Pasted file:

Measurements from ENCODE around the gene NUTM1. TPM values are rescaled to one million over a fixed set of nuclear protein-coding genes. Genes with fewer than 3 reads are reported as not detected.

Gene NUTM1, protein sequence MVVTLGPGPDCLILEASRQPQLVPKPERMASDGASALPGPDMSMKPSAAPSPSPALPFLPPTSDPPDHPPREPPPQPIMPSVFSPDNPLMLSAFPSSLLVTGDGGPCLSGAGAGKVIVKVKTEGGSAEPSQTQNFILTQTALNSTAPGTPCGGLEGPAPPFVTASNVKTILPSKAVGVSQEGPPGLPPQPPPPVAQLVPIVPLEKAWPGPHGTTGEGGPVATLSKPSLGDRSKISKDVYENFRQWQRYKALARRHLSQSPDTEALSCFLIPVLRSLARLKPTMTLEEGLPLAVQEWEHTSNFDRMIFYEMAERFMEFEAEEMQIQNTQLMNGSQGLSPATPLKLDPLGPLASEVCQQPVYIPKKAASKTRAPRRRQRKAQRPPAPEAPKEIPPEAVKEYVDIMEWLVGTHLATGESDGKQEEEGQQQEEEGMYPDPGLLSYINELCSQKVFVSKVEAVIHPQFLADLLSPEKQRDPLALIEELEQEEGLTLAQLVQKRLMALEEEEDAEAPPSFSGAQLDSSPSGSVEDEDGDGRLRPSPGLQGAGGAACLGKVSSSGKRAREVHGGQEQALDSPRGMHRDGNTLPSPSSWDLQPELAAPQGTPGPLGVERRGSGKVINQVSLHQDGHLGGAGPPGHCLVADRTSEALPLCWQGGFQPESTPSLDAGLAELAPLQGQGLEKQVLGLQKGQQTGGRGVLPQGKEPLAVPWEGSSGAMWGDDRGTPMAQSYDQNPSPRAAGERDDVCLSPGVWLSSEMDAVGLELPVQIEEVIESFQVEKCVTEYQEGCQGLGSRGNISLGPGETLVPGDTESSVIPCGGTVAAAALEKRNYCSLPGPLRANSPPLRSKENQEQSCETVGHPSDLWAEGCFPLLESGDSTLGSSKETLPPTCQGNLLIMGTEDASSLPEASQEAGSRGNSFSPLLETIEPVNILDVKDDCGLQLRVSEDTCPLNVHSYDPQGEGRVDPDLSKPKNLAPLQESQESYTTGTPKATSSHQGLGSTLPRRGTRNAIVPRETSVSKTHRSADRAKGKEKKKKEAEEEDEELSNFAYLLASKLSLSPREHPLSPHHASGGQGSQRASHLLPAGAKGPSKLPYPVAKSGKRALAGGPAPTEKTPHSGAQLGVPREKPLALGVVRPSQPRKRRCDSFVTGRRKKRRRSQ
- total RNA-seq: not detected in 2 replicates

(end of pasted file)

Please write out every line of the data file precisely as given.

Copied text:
Measurements from ENCODE around the gene NUTM1. TPM values are rescaled to one million over a fixed set of nuclear protein-coding genes. Genes with fewer than 3 reads are reported as not detected.

Gene NUTM1, protein sequence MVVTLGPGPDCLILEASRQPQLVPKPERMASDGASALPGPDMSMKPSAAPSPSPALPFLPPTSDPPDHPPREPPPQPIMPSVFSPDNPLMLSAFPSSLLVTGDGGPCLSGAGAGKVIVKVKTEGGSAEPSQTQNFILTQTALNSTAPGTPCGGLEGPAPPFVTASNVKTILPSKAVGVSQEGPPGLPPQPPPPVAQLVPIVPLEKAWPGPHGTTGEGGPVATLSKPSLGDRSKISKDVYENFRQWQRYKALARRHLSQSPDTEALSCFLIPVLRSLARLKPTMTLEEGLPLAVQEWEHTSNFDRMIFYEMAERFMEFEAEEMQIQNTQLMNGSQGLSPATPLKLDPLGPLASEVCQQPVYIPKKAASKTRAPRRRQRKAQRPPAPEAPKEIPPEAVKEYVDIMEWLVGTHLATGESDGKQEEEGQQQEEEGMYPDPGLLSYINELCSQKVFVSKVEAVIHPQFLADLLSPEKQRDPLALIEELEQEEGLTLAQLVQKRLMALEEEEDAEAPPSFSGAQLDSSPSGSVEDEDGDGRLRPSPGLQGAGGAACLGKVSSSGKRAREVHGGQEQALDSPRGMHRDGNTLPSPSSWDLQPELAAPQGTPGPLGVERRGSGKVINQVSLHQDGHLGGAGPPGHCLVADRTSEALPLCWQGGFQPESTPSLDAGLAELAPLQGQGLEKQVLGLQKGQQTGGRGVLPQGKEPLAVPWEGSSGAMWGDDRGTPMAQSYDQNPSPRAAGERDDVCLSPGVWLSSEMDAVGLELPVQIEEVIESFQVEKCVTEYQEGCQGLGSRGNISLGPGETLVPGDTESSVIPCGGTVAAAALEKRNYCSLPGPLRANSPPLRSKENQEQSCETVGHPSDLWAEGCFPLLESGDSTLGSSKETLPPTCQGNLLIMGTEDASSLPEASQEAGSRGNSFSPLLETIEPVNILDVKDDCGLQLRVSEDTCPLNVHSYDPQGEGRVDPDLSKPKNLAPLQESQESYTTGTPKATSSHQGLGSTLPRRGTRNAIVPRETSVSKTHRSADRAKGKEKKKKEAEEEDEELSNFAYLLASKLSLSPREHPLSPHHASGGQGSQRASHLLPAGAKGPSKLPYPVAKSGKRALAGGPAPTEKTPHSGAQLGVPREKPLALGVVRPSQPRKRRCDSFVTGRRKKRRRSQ
- total RNA-seq: not detected in 2 replicates